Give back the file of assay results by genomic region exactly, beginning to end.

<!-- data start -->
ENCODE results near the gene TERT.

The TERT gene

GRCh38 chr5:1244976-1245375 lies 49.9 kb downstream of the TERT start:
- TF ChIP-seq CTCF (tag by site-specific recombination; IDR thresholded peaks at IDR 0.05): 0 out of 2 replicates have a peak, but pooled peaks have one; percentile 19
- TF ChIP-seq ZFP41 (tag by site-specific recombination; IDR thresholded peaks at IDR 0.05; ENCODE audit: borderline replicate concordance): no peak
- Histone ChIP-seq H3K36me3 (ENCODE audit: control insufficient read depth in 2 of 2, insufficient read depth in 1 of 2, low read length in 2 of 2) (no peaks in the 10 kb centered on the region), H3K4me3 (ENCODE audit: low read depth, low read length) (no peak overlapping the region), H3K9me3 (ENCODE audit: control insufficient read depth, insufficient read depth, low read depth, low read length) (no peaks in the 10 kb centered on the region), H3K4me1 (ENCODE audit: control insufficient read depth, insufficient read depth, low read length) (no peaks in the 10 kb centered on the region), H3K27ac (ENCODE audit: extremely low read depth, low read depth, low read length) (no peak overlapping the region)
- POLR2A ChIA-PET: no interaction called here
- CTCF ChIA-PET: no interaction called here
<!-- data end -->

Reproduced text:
ENCODE results near the gene TERT.

The TERT gene

GRCh38 chr5:1244976-1245375 lies 49.9 kb downstream of the TERT start:
- TF ChIP-seq CTCF (tag by site-specific recombination; IDR thresholded peaks at IDR 0.05): 0 out of 2 replicates have a peak, but pooled peaks have one; percentile 19
- TF ChIP-seq ZFP41 (tag by site-specific recombination; IDR thresholded peaks at IDR 0.05; ENCODE audit: borderline replicate concordance): no peak
- Histone ChIP-seq H3K36me3 (ENCODE audit: control insufficient read depth in 2 of 2, insufficient read depth in 1 of 2, low read length in 2 of 2) (no peaks in the 10 kb centered on the region), H3K4me3 (ENCODE audit: low read depth, low read length) (no peak overlapping the region), H3K9me3 (ENCODE audit: control insufficient read depth, insufficient read depth, low read depth, low read length) (no peaks in the 10 kb centered on the region), H3K4me1 (ENCODE audit: control insufficient read depth, insufficient read depth, low read length) (no peaks in the 10 kb centered on the region), H3K27ac (ENCODE audit: extremely low read depth, low read depth, low read length) (no peak overlapping the region)
- POLR2A ChIA-PET: no interaction called here
- CTCF ChIA-PET: no interaction called here